When someone reblogs your art, a whole new set of people get to see it. Most of them are people who have never seen your stuff before. For example, whenever Carbines Official WIldstar Tumblr reblogs my Wildstar art, I get bombarded with likes, reblogs even follows! But before that, when I post it in the first place, not much happens. Dont get me wrong, I’m grateful I get anything, but feedback and notoriety is what keeps an artist like me going, and many others as well. Now I may understand that sometimes something someone draws isn’t your cup of tea, that’s alright! But even if you show a little interest, a reblog does a world of difference.
Support your friends, Support those who care
I know this is all sounding a little preachy, but it’s something I needed to get off my chest. There are no complaints, there are no orders, just a call out from all us artists. From the big and professional, to the small and unseen. We all want to share our art with the world, and it can all begin with a reblog.
( I dont think I need to say that everyone should reblog this, it goes without saying no?)
reblogging for awareness
"I had been hoping to stay longer, but some unexpected business came up and I must take my leave. It was great seeing you again, Eliza."
Eliza huffed lightly—she had rather enjoyed Irene’s visit—and offered her arms in an invitation for embrace.
"I’m sad to see you go, liebling," she hummed. "You make sure to write to me, ja? Und bitte—write to your Vati, too."
"You’re 6’4", 240-pound Marine, and you’re injured, and you need a Marine next to you to carry you back to safety, and the Marine next to you is a 5’4" woman who weighs 115 pounds,"
in before “well most women can’t do that” because NEWS FLASH most men can’t either, that’s why it’s a highly specialized career that requires a lot of devoted training
One of my former coworkers was a very slim girl only a tad taller than me, and she was training to be a fireman, and she could lift the biggest dude on my crew like this who was around 6’5 and super bulky.One time she picked him up and ran around the crew room with him for about 5 minutes before letting him down.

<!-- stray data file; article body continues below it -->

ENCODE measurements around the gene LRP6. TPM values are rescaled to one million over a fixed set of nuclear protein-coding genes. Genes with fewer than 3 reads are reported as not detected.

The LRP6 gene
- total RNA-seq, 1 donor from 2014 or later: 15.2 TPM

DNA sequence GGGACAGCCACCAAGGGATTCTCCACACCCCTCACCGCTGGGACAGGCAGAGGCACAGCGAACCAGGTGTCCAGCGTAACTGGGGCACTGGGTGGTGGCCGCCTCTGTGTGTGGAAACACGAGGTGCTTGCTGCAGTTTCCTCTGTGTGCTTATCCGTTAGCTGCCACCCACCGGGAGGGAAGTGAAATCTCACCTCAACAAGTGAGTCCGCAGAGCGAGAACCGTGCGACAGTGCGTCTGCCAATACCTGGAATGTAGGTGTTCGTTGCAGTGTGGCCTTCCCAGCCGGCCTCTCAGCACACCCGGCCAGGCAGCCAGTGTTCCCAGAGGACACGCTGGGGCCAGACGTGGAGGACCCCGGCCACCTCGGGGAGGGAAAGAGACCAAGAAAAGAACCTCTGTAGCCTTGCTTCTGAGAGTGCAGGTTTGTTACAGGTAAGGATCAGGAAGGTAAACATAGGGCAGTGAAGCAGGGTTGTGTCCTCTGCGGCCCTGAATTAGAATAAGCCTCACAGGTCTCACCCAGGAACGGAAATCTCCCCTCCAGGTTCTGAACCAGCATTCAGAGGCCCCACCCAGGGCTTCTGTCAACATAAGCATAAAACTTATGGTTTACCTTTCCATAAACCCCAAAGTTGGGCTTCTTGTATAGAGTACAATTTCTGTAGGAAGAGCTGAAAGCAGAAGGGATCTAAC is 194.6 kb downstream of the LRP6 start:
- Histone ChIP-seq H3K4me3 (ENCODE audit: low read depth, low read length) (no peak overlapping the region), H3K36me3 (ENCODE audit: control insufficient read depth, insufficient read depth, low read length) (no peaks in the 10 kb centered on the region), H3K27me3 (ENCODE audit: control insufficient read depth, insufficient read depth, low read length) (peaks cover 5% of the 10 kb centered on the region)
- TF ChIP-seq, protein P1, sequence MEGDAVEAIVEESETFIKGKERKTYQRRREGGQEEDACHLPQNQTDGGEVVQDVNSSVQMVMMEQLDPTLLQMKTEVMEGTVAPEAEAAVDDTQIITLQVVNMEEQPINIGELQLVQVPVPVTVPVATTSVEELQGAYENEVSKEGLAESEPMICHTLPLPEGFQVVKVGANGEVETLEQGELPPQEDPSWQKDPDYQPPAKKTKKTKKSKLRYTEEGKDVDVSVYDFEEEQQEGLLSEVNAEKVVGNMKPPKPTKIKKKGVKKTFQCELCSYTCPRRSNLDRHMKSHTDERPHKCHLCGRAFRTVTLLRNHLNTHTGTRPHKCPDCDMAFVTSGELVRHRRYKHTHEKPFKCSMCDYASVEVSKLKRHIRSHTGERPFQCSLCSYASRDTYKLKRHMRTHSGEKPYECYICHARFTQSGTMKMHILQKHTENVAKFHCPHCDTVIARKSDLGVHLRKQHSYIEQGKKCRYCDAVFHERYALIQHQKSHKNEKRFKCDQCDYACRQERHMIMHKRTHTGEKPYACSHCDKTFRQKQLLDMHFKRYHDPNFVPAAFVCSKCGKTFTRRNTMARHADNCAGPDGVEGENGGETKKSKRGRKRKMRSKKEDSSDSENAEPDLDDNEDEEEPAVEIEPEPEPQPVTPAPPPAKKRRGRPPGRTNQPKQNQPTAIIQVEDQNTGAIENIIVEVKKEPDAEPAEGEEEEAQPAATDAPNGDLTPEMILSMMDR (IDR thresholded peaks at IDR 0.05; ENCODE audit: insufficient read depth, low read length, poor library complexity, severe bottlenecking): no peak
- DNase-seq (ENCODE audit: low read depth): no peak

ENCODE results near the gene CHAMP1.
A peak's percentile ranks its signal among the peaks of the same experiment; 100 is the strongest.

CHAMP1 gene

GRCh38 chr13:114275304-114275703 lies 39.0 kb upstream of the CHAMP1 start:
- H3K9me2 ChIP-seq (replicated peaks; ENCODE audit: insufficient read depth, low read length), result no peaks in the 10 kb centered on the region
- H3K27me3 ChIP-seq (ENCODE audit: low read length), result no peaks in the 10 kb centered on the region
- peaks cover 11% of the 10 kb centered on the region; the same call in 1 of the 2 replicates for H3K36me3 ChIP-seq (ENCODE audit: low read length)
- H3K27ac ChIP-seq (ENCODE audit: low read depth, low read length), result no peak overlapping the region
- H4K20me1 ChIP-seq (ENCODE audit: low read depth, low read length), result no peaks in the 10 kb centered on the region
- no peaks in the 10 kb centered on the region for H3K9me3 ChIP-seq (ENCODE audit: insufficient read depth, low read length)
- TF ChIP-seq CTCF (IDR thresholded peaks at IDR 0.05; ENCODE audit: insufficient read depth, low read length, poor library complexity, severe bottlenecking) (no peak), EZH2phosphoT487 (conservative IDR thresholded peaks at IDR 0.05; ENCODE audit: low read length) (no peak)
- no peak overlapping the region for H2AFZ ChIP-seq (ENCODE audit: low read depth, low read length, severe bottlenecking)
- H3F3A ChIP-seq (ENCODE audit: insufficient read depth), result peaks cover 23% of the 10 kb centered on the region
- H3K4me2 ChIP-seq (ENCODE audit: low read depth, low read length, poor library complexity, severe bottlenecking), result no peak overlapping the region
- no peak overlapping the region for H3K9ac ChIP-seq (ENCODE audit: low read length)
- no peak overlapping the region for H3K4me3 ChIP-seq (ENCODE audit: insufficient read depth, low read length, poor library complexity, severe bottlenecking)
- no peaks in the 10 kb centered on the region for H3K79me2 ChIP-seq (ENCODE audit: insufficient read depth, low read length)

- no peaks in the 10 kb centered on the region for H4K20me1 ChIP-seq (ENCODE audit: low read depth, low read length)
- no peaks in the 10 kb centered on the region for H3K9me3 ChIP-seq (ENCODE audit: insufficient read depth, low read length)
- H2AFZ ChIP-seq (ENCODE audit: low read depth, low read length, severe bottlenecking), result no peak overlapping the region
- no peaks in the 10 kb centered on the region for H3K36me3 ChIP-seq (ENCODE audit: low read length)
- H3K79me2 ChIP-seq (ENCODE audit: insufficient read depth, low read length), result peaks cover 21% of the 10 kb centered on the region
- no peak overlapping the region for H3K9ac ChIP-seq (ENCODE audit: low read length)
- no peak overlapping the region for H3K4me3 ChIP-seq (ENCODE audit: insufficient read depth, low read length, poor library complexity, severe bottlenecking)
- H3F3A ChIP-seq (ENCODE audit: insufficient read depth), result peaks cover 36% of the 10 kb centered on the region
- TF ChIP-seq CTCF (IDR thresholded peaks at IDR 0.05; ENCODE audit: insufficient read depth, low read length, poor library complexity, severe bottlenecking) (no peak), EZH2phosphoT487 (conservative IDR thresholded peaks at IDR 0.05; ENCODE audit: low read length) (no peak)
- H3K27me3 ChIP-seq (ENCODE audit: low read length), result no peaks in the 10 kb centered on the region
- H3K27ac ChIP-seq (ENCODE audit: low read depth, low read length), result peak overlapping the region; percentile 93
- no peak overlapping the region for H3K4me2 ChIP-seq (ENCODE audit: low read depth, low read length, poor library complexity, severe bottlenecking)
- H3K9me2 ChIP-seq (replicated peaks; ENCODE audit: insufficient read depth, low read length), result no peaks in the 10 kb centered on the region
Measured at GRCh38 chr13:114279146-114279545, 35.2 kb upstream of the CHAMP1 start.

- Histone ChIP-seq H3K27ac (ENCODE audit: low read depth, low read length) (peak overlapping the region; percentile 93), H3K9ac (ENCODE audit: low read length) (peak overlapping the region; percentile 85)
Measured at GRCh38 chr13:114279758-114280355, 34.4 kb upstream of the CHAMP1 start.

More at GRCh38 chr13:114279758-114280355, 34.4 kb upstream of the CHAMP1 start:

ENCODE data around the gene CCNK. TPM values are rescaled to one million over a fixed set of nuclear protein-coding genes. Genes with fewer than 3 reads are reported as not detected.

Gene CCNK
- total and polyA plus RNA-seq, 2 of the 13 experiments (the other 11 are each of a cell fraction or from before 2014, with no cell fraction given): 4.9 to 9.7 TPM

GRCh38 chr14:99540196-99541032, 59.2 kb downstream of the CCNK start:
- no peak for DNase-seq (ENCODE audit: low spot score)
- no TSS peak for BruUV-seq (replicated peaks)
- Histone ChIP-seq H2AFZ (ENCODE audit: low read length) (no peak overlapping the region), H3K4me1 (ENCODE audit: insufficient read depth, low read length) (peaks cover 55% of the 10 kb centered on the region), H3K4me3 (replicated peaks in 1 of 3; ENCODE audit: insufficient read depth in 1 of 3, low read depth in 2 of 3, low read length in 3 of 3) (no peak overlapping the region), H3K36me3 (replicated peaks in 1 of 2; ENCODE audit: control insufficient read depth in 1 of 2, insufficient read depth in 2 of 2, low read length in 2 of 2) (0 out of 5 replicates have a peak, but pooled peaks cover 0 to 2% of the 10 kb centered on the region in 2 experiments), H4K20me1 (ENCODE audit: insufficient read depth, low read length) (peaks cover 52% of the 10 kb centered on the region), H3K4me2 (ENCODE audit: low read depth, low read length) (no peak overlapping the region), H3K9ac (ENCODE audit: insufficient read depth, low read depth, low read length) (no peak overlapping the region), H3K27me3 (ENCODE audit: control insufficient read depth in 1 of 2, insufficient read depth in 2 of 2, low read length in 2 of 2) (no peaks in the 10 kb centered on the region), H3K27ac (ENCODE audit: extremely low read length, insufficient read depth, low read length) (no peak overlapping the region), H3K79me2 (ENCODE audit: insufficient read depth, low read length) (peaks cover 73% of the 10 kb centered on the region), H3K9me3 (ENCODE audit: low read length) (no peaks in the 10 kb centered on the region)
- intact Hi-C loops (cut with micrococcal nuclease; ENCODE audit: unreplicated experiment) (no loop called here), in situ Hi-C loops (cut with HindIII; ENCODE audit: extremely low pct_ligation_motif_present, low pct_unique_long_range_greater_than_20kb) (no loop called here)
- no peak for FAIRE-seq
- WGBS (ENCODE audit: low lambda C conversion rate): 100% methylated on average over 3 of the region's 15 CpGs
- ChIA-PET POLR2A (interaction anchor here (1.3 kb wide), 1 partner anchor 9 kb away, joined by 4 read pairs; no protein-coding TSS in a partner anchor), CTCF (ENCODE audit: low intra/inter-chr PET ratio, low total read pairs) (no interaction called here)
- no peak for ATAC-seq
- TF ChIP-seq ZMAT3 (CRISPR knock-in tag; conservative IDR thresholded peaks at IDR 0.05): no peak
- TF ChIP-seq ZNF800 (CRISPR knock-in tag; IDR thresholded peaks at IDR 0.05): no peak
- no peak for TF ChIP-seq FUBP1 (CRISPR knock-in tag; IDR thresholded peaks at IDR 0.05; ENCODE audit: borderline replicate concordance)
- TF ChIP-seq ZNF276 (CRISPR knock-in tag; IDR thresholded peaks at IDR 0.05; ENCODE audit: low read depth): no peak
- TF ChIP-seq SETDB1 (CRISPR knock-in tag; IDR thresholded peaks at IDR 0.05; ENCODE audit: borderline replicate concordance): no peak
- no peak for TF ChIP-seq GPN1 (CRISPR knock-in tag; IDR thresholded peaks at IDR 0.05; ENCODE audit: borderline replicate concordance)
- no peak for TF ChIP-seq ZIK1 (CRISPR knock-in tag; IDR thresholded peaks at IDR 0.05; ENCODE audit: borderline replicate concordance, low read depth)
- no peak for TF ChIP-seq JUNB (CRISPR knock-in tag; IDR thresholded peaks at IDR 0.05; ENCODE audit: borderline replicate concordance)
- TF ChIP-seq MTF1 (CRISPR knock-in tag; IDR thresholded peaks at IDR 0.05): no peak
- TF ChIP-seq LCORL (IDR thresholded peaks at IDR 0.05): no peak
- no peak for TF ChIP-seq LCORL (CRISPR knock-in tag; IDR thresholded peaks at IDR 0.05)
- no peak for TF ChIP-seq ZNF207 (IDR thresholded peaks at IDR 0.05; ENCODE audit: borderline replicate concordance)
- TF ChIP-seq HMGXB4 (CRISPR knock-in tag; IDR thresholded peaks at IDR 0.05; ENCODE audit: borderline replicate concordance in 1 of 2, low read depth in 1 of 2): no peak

Even though I haven’t exercised in over a year—if you count DDR—and I’m incredibly petite (5’0”, 100 lbs), I can carry most guys. If they’re under 200 lbs, I can run with them on my back for 5 blocks, but I can walk for a mile. Once they’re about 250, I can only walk about a block or two before my spine feels like it’s about to break. If I were in a survival situation and their life depended on it, I could go on much further, until my legs gave out.
It’s why I hate the bullshit that women are inherently weak. Nah, man. Nah.
More power to you all because I can barely lift my five year old nephew without hating myself ten minutes later….
People have done studies of the military that demonstrate that with the same training for the same length of time, both men and women can achieve the same fitness level. They can carry as much, run as far, shoot as well, you name it. The idea that women are weaker than men is a total myth, and one that that the patriarchy is desperate to make us believe. (I wish I could give you a source for this but it’s been a while since I read it)
In this African tribe, when someone does something harmful, they take the person to the center of the village where the whole tribe comes and surrounds them.
For two days, they will say to the man all the good things that he has done.
The tribe believes that each human being comes into the world as a good. Each one of us only desiring safety, love, peace and happiness.
But sometimes, in the pursuit of these things, people make mistakes.
The community sees those mistakes as a cry for help.
They unite then to lift him, to reconnect him with his true nature, to remind him who he really is, until he fully remembers the truth of which he had been temporarily disconnected: “I am good.”
NABAJYOTISAIKIA, is a compliment used in South Africa and means: “I respect you, I cherish you. You matter to me.” In response, people say SHIKOBA, which is: “So, I exist for you.”
- "this African tribe" - no name, no location. Africa is one nation and it doesn’t matter anyhow, right?
- "iused in South Africs" - a nation with dozens of languages and ethnic groups. Do they all use that?
- The words are made up. Bogus.